• In the 1996 adventure game Call of Cthulhu: Prisoner of Ice a Norwegian character is introduced early in the game, but his lines are just barely comprehensible to Norwegian, Danish or Swedish speakers. In one scene he screams "I have never loved anybody" in horribly mispronounced Swedish (even though he is supposed to be Norwegian).
  • Fire Emblem: Path of Radiance and its sequel Fire Emblem: Radiant Dawn have the Ancient Language, which the Herons use to sing their galdr. The language is just Japanese being reversed. The written version of that in the game is also a cipher of English, and is translatable.
  • Maybe this is a common theme in Tom Clancy games, but in the air combat game HAWX, the game opens with the squad facing a set of Bolivarian insurgents named "Las Trinidad" attacking Brazil. The problem with that is that Las Trinidad does not mean "the trinity" (that's la trinidad), but Trinidad. As in Trinidad and Tobago.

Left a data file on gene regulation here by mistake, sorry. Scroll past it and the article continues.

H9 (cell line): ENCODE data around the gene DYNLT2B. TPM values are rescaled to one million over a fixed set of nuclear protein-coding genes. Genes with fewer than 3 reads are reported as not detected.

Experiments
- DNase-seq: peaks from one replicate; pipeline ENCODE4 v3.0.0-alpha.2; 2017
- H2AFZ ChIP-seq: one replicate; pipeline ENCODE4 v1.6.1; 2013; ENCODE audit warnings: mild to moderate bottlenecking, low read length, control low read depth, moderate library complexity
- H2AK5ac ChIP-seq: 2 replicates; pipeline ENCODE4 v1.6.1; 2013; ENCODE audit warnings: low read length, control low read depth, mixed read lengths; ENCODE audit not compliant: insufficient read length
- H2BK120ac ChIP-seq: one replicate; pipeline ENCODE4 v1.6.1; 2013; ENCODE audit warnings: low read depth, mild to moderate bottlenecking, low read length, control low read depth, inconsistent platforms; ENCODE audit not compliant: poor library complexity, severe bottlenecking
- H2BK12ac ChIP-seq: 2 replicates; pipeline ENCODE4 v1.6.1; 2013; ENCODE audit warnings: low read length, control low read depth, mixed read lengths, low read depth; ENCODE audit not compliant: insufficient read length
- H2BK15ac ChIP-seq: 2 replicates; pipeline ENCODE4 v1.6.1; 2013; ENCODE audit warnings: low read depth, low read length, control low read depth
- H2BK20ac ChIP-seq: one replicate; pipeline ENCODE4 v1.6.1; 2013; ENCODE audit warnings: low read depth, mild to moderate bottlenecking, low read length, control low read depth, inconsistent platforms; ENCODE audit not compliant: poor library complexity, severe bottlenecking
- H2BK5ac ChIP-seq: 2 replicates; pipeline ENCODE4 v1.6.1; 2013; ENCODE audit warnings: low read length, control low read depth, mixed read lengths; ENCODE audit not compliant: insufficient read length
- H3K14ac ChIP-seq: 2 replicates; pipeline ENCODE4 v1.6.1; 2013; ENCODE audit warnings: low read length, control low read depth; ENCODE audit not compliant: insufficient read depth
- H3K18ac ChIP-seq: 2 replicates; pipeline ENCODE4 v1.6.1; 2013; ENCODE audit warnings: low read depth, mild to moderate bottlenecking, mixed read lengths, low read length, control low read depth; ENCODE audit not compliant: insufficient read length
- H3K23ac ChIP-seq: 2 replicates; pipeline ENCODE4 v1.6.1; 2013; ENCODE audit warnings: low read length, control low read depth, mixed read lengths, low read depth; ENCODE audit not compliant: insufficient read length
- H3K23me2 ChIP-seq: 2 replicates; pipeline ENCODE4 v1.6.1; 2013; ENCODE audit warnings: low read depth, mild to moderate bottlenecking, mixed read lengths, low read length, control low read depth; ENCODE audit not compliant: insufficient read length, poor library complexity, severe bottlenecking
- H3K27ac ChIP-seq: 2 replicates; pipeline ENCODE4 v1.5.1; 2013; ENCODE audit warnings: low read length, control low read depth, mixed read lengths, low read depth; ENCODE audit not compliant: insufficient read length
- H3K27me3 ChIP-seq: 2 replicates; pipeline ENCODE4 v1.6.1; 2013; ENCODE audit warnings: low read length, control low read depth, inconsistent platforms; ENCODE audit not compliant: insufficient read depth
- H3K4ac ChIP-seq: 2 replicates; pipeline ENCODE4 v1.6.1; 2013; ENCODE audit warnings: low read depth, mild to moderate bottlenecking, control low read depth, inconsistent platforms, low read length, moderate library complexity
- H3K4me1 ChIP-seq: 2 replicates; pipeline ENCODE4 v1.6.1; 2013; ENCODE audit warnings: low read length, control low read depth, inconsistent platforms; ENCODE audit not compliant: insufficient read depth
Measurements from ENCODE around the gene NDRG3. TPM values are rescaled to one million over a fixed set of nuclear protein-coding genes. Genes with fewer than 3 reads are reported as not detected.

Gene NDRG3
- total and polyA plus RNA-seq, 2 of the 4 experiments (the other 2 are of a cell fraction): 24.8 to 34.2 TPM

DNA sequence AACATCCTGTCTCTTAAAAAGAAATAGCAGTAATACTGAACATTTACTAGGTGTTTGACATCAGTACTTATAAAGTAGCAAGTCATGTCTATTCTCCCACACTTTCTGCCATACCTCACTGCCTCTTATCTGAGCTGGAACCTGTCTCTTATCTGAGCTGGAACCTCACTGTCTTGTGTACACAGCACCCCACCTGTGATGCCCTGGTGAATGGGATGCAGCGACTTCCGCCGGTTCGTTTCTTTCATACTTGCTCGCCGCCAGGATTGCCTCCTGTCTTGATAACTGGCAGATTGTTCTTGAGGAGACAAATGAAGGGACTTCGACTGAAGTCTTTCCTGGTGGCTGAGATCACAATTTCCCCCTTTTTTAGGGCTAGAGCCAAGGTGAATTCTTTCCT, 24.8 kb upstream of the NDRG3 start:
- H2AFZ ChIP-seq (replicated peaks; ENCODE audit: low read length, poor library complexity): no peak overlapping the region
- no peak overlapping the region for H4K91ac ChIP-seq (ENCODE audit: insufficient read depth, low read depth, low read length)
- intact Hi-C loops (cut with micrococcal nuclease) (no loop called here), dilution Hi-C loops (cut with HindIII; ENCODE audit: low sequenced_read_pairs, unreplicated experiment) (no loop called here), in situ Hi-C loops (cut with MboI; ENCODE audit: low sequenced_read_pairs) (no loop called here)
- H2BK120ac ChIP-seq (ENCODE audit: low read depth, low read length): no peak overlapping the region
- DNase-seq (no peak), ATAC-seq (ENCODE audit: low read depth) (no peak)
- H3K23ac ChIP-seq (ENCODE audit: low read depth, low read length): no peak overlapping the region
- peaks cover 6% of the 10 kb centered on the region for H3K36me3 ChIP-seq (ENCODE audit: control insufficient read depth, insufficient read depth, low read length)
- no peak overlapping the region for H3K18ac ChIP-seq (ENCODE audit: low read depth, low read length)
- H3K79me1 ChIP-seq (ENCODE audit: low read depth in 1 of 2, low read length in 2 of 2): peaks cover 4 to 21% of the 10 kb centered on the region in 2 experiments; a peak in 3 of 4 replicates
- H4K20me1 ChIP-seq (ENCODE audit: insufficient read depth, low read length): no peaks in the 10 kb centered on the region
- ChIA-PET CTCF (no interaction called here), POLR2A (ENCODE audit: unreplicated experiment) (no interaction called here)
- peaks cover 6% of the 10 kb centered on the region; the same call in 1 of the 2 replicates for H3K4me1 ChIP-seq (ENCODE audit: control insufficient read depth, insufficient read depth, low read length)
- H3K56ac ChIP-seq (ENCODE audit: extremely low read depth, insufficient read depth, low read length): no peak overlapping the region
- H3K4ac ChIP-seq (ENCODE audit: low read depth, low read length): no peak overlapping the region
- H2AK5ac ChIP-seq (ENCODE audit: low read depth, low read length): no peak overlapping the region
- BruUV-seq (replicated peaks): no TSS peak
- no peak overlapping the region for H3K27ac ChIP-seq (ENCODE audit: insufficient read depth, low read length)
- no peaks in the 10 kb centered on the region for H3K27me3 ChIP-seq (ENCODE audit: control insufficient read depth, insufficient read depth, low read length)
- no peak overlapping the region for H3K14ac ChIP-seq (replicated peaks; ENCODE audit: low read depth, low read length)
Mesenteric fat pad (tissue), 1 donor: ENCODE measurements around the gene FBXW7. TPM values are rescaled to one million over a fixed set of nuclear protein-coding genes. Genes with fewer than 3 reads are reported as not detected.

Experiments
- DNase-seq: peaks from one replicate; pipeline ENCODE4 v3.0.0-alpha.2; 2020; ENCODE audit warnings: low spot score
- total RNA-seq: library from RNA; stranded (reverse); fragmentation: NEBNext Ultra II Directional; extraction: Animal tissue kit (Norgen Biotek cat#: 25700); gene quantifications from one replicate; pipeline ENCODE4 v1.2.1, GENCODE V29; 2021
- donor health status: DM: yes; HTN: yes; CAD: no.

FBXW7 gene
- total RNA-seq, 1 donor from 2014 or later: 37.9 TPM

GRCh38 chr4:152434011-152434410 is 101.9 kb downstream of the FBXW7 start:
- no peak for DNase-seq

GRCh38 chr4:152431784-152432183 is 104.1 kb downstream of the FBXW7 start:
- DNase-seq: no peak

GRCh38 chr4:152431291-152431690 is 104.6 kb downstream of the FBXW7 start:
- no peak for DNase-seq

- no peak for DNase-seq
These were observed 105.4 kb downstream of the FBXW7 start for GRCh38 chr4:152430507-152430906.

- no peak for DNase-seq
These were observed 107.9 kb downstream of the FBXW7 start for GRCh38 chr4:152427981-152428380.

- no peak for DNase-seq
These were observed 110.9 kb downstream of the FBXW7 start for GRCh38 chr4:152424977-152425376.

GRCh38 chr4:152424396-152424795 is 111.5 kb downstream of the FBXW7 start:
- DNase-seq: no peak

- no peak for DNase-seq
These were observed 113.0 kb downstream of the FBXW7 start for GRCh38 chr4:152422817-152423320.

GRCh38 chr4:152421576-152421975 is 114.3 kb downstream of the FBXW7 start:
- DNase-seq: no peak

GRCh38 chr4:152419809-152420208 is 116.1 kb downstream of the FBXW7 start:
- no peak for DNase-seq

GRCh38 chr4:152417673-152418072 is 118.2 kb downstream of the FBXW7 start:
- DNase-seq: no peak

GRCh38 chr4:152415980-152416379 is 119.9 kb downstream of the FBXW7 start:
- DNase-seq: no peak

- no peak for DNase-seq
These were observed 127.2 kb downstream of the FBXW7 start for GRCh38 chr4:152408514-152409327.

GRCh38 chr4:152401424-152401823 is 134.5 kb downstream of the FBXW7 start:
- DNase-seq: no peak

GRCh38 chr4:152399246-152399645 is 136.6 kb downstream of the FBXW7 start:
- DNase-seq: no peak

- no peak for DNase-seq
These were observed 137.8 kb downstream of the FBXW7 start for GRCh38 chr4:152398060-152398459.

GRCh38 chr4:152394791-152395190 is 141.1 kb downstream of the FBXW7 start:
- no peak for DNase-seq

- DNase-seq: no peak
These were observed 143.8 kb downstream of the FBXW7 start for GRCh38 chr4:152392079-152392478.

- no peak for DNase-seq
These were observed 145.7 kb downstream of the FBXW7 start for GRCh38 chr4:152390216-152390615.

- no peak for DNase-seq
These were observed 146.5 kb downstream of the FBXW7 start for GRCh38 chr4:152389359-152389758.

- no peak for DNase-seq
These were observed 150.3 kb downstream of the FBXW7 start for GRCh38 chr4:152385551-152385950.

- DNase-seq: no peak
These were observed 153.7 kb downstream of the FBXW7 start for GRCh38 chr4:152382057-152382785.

• The Panzer Dragoon series has the so-called "Panzerese," which is a combination of Japanese, German, English, and either Latin or Italian. Example: One song of the Panzer Dragoon Saga Soundtrack is called "Ecce Valde Glorious Ale." Make of that what you will. (does not qualify for Fictionary because it uses actual words from other languages)
  • Modern Warfare features Arabic graffiti in some levels, of varying accuracy. In one particularly amusing case, "Infinity Ward", the game's developer, is spelled out phonetically.